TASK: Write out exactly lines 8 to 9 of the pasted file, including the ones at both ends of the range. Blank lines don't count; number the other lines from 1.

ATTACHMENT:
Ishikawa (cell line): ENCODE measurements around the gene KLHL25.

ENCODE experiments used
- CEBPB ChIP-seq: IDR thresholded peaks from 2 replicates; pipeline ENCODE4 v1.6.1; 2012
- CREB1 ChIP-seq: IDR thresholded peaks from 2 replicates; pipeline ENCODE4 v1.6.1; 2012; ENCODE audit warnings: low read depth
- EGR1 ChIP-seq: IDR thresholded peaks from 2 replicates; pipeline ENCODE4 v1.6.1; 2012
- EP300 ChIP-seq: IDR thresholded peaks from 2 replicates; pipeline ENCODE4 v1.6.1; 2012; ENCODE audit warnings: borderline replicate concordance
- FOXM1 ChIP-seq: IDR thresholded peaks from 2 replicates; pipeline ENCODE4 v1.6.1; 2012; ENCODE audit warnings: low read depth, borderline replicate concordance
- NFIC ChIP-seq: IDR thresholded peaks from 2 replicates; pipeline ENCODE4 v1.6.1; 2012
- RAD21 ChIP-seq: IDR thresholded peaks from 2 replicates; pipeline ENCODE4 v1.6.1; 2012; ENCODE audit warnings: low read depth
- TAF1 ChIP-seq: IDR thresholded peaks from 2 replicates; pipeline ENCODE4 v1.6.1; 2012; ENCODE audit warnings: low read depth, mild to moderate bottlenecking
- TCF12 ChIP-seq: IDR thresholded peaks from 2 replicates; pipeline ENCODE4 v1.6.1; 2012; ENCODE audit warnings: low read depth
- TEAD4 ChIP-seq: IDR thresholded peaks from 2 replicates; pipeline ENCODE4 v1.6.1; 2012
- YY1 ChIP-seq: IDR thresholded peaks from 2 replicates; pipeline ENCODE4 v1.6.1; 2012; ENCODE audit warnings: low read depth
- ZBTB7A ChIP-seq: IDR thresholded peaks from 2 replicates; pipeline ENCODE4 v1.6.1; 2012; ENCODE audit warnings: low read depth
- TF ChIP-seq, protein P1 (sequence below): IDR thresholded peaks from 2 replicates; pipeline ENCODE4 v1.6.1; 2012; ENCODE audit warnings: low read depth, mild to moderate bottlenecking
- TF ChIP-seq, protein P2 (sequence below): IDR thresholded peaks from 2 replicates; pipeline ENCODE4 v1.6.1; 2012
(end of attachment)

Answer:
- NFIC ChIP-seq: IDR thresholded peaks from 2 replicates; pipeline ENCODE4 v1.6.1; 2012
- RAD21 ChIP-seq: IDR thresholded peaks from 2 replicates; pipeline ENCODE4 v1.6.1; 2012; ENCODE audit warnings: low read depth